US President Joe Biden on Thursday will address the impact of federal budget cuts and a looming government shutdown on the American people, in what aides described as a major economic speech, with less than three weeks before funding for the government runs out.
The Republican-controlled House and the Democratic-controlled Senate are due to be in session for about 12 days before funding expires on Sept 30.
The main bone of contention among House Republicans is a demand to cut spending for fiscal 2024 to US$1.47 trillion (RM6.88 trillion) – about US$120 billion less than Biden and Republican House Speaker Kevin McCarthy agreed in May. The White House and Senate leaders – including top Republican Mitch McConnell – have rejected that demand.
"Today, the president will explain how these harmful cuts fit into the larger Republican budget plan... and what that plan would mean for the American people," the White House said in a statement.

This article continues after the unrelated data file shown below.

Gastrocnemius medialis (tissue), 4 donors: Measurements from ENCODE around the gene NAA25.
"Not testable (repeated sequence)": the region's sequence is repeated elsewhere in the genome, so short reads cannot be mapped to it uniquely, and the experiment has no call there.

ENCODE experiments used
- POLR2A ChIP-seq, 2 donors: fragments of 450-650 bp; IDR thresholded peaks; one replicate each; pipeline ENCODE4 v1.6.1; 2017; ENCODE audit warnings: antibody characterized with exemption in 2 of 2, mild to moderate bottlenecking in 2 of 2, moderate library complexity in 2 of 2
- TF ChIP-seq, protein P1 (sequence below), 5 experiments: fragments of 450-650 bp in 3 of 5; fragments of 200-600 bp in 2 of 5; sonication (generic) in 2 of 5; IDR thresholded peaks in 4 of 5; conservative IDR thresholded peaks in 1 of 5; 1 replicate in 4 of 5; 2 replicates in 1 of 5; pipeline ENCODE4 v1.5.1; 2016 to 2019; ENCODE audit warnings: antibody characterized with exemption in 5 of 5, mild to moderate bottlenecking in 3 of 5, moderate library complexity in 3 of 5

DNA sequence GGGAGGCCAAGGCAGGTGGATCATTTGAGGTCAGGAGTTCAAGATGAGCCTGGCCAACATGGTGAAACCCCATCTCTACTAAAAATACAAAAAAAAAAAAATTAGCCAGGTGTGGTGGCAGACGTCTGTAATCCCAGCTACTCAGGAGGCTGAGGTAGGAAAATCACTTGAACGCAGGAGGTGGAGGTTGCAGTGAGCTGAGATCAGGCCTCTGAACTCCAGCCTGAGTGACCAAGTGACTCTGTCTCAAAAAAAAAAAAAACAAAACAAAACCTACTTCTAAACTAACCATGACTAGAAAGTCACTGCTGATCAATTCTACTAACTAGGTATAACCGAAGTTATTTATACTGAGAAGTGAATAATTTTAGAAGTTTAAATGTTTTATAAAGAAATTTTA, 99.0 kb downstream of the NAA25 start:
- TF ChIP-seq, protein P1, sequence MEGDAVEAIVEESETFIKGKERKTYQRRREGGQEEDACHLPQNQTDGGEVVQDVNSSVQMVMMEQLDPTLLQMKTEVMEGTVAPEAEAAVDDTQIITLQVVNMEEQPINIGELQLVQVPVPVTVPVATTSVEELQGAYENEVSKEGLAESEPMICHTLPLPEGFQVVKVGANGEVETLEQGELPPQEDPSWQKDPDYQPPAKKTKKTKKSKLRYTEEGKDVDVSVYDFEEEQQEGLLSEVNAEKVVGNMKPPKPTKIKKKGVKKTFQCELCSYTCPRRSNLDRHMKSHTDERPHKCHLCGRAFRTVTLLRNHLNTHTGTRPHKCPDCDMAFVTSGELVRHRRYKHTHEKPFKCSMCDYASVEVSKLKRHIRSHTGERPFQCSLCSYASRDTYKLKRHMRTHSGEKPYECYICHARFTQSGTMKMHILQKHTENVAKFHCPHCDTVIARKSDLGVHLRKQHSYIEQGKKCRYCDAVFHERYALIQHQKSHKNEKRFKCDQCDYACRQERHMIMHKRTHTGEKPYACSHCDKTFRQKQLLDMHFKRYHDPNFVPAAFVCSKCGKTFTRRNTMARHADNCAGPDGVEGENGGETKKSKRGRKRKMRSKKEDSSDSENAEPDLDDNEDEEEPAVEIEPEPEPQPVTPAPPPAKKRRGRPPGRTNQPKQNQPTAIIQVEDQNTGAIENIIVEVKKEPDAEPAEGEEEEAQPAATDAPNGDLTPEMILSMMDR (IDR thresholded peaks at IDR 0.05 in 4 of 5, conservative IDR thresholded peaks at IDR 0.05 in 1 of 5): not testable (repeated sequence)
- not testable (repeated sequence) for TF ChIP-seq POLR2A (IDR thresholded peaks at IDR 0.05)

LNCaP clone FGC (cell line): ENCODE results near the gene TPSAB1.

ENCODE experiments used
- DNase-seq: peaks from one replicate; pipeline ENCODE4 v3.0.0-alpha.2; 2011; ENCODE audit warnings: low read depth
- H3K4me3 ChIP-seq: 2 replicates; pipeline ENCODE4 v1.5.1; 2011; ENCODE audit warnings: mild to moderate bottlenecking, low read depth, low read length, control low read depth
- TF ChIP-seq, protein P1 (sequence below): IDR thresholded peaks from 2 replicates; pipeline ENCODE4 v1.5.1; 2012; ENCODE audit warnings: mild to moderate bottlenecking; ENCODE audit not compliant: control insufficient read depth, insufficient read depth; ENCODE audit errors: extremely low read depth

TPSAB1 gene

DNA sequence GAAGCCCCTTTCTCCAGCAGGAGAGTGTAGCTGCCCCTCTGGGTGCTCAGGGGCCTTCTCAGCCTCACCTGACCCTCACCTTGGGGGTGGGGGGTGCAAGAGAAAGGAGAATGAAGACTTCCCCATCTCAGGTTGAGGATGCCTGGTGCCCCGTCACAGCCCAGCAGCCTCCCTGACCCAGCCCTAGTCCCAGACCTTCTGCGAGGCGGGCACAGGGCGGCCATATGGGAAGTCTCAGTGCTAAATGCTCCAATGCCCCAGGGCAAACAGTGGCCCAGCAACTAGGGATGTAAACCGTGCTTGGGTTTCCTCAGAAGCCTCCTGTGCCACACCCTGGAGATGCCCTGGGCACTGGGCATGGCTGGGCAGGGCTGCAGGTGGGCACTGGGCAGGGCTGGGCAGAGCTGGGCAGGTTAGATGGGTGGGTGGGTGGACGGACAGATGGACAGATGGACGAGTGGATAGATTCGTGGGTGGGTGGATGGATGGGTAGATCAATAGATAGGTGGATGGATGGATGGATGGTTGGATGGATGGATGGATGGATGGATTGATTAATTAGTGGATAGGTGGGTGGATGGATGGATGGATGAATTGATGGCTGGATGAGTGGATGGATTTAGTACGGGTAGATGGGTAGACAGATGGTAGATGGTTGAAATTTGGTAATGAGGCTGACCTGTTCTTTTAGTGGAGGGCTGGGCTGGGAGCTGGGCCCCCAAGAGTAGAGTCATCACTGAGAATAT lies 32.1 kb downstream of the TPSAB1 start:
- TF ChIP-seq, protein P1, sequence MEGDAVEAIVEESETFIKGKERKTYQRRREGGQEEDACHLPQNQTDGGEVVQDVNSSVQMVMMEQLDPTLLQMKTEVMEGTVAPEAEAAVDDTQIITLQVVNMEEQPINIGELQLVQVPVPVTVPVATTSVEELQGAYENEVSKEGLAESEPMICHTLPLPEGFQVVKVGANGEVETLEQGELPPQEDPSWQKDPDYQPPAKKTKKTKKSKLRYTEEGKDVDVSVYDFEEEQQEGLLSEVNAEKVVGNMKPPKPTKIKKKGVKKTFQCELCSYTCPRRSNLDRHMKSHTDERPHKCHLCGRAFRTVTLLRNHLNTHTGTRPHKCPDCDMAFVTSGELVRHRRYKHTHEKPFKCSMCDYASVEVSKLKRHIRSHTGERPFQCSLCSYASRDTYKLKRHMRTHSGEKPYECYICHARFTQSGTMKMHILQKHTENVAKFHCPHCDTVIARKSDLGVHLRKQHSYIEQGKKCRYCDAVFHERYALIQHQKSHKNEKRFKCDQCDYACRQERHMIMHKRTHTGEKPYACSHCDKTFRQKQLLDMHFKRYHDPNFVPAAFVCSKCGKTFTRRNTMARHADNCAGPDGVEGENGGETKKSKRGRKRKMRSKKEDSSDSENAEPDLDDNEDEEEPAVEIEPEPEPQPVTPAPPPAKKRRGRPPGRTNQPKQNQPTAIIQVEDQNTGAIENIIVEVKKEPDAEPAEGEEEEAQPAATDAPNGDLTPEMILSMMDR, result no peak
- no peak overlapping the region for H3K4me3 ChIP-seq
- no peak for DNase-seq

The White House will spend "much of this fall" laying out the Republican budget plan, which they say includes lowering taxes for the rich and cuts to programmes such as Social Security and Medicare.
Whether Biden's economic message is resonating with the American people remains an open question. Democratic economists, pollsters and officials have said Biden is struggling to convince most of the country of the strength of his economic stewardship, even when he presides over what is by all indicators a strong economy.
In June, Biden tried to flip sceptical Americans on his economic plan by re-introducing his vision of middle-class American prosperity. That includes taxing the wealthy to invest in areas critical to national security, including semiconductors; educating workers; and improving economic competition.
Polling in August from the Democratic organisation Navigator Research found that 25% of Americans support Biden's major actions, such as the Inflation Reduction Act, but still think the president is doing a poor job handling the economy.